A new study suggests that HIV patients with a higher level of a particular biomarker may respond more favourably to an experimental immune activating vaccine
Researchers at St George’s, University of London and Norwegian vaccine company Bionor believe the findings might lead to a customised vaccine for certain patients, which might permit them to come off antiretroviral drugs used to treat HIV.
The research found that the therapeutic vaccine, Vacc-4x, reduced amounts of the virus circulating in the body by more than half in patients with higher levels of the particular biomarker, compared to those with lower levels. The vaccine works by generating an immune response to conserved domains in the HIV virus. These conserved domains are genetic regions of the virus that are common to all strains of HIV, even if the virus mutates. These new results were announced on July 18th at the AIDS 2014 Conference in Melbourne, Australia.
Persistent immune responses against this conserved part of the virus (the HIV p24 protein) have been shown to delay HIV disease progression. Vacc-4x is made of modified synthetic peptides targeting these conserved regions of the HIV p24.
In phase II, 134 HIV-infected people from Europe and the US participated in a randomized, placebo-controlled study, where 93 randomly selected people where to receive Vacc-4x and 43 randomly selected people received a placebo injection. The patients were injected with either placebo or Vacc-4x in 28 weeks, followed up by 24 weeks without any injection. Eight one people successfully completed the study (week 52); 25 from the placebo group and 56 from the Vacc-4x group. The placebo group had a viral load set point of 61,900 HIV-RNA/copies/ml (median), compared to the Vacc-4x group that had a viral load set point of 22,300 HIV-RNA/copies/ml (median). This difference represents a reduction of 64% and is statistically significant (p=0.04).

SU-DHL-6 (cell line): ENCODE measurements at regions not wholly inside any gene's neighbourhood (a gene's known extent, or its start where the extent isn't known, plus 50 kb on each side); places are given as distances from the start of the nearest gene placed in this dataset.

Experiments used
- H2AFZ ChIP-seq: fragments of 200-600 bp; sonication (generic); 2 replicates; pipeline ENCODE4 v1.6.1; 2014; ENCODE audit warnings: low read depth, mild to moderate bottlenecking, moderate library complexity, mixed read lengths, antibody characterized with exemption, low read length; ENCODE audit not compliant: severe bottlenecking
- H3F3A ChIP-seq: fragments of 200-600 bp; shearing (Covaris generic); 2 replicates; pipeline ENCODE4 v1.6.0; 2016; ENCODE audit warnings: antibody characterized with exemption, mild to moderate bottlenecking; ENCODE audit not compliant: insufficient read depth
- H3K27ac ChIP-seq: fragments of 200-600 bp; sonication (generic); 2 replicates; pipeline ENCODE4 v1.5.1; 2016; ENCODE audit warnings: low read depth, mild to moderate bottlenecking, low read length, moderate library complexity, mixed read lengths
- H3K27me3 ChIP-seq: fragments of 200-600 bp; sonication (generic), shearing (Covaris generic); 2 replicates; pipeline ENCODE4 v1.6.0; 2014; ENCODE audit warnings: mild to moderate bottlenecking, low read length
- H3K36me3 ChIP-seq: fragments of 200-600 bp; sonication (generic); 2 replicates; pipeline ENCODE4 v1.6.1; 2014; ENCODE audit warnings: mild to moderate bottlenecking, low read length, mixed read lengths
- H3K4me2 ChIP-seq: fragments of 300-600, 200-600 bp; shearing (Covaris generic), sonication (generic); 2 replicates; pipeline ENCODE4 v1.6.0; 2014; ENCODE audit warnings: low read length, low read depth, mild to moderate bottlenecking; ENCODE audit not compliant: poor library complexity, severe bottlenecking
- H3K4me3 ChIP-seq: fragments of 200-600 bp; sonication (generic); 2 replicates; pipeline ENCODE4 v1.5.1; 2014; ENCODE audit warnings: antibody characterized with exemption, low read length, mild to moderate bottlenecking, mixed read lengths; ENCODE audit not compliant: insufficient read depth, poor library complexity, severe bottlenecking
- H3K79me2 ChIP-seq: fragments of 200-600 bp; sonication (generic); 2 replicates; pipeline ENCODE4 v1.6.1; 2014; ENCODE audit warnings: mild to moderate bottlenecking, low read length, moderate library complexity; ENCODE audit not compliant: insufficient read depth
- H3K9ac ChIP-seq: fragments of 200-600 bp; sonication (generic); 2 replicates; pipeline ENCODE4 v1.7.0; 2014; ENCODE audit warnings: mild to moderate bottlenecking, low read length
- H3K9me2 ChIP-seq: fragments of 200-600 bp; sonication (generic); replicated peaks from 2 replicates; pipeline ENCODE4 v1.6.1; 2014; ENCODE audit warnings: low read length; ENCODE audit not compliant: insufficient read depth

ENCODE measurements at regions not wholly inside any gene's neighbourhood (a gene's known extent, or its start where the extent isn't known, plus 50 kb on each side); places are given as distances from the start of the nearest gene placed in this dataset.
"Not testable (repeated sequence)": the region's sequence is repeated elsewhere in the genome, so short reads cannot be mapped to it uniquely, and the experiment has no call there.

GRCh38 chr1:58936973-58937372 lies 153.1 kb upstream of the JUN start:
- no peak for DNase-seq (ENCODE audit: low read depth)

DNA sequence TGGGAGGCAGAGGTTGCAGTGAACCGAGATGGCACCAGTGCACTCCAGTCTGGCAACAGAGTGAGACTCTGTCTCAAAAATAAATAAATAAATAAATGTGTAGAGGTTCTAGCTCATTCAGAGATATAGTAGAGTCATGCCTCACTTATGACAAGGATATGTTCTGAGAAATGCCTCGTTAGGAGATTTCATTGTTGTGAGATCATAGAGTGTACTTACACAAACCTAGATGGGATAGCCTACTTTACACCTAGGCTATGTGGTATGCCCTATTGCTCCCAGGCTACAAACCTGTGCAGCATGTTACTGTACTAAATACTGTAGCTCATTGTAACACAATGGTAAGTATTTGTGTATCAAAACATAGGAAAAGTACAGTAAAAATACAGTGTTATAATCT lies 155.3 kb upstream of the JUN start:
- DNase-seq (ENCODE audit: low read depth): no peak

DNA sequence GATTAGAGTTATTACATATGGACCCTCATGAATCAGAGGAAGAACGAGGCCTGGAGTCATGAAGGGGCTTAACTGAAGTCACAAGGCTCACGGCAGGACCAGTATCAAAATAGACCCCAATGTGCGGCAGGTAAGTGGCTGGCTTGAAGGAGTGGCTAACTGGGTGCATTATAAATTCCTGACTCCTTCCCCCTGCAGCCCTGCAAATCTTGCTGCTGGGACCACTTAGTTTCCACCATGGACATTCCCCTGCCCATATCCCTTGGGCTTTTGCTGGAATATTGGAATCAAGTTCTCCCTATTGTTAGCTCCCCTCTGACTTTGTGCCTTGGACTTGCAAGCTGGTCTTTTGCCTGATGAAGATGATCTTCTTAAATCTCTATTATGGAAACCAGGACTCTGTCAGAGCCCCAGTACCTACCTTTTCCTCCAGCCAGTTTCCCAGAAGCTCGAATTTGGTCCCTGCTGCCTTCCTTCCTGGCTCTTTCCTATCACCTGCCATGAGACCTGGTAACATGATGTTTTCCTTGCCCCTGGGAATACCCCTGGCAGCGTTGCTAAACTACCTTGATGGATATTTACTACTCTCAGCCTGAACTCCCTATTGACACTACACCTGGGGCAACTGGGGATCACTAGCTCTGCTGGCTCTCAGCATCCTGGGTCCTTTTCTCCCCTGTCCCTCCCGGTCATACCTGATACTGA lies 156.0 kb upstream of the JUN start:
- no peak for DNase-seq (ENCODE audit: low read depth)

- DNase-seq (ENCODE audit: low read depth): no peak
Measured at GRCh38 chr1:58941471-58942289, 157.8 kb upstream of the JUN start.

Bionor Pharma is in the process of conducting two further clinical studies with the Vacc-4x, which can lead towards phase III.
Professor Angus Dalgleish, of St George’s, University of London, said: “In spite of very effective drugs against HIV these need to be taken daily and have significant side-effects. The ability to replace this daily medication with a vaccine that allows several months of being off medication, not to mention the enormous financial gains that would be delivered to health services, is a step closer with these preliminary results.”